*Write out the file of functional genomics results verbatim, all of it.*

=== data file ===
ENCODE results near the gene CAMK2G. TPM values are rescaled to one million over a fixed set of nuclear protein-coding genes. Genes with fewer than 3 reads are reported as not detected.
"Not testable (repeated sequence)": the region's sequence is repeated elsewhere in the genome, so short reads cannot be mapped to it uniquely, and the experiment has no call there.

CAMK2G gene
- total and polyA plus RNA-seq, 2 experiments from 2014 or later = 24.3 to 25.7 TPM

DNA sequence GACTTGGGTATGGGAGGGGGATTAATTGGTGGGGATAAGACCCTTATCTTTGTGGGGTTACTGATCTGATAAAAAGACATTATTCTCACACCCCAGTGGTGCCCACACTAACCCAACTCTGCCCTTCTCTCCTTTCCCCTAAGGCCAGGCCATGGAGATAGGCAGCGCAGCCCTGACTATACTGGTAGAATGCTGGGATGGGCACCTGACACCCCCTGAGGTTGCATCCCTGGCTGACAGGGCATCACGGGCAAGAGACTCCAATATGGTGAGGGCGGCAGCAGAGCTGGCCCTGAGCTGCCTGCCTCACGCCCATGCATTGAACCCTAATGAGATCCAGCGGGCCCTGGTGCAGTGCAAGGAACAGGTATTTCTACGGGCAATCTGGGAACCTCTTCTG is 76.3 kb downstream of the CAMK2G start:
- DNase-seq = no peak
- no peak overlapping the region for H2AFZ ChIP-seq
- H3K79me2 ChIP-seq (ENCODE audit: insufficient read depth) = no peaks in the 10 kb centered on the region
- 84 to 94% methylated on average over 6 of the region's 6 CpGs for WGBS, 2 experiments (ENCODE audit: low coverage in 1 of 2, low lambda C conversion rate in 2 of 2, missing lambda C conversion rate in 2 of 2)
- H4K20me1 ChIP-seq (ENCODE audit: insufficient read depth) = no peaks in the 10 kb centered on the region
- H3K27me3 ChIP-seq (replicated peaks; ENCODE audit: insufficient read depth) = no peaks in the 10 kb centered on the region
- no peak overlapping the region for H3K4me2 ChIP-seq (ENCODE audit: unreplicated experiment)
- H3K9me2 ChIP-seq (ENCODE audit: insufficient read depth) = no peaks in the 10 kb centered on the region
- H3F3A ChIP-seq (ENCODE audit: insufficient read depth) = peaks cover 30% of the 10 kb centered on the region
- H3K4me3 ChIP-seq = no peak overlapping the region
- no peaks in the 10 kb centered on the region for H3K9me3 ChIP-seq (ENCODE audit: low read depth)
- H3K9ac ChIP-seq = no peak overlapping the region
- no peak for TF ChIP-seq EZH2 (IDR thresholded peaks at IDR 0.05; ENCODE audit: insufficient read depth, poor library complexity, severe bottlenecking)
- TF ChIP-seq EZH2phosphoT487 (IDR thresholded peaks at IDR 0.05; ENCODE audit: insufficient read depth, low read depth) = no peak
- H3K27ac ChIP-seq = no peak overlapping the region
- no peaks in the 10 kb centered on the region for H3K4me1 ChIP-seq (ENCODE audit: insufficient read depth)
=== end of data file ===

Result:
ENCODE results near the gene CAMK2G. TPM values are rescaled to one million over a fixed set of nuclear protein-coding genes. Genes with fewer than 3 reads are reported as not detected.
"Not testable (repeated sequence)": the region's sequence is repeated elsewhere in the genome, so short reads cannot be mapped to it uniquely, and the experiment has no call there.

CAMK2G gene
- total and polyA plus RNA-seq, 2 experiments from 2014 or later = 24.3 to 25.7 TPM

DNA sequence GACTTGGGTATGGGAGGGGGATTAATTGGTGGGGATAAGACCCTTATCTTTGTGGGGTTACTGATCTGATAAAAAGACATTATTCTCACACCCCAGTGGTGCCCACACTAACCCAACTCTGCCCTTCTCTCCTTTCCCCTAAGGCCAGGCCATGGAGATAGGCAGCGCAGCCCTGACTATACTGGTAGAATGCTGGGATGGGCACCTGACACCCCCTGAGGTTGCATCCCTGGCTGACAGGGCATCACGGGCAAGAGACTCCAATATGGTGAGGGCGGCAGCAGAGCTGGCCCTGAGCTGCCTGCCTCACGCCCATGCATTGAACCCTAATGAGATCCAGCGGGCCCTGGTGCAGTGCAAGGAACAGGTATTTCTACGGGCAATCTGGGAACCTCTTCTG is 76.3 kb downstream of the CAMK2G start:
- DNase-seq = no peak
- no peak overlapping the region for H2AFZ ChIP-seq
- H3K79me2 ChIP-seq (ENCODE audit: insufficient read depth) = no peaks in the 10 kb centered on the region
- 84 to 94% methylated on average over 6 of the region's 6 CpGs for WGBS, 2 experiments (ENCODE audit: low coverage in 1 of 2, low lambda C conversion rate in 2 of 2, missing lambda C conversion rate in 2 of 2)
- H4K20me1 ChIP-seq (ENCODE audit: insufficient read depth) = no peaks in the 10 kb centered on the region
- H3K27me3 ChIP-seq (replicated peaks; ENCODE audit: insufficient read depth) = no peaks in the 10 kb centered on the region
- no peak overlapping the region for H3K4me2 ChIP-seq (ENCODE audit: unreplicated experiment)
- H3K9me2 ChIP-seq (ENCODE audit: insufficient read depth) = no peaks in the 10 kb centered on the region
- H3F3A ChIP-seq (ENCODE audit: insufficient read depth) = peaks cover 30% of the 10 kb centered on the region
- H3K4me3 ChIP-seq = no peak overlapping the region
- no peaks in the 10 kb centered on the region for H3K9me3 ChIP-seq (ENCODE audit: low read depth)
- H3K9ac ChIP-seq = no peak overlapping the region
- no peak for TF ChIP-seq EZH2 (IDR thresholded peaks at IDR 0.05; ENCODE audit: insufficient read depth, poor library complexity, severe bottlenecking)
- TF ChIP-seq EZH2phosphoT487 (IDR thresholded peaks at IDR 0.05; ENCODE audit: insufficient read depth, low read depth) = no peak
- H3K27ac ChIP-seq = no peak overlapping the region
- no peaks in the 10 kb centered on the region for H3K4me1 ChIP-seq (ENCODE audit: insufficient read depth)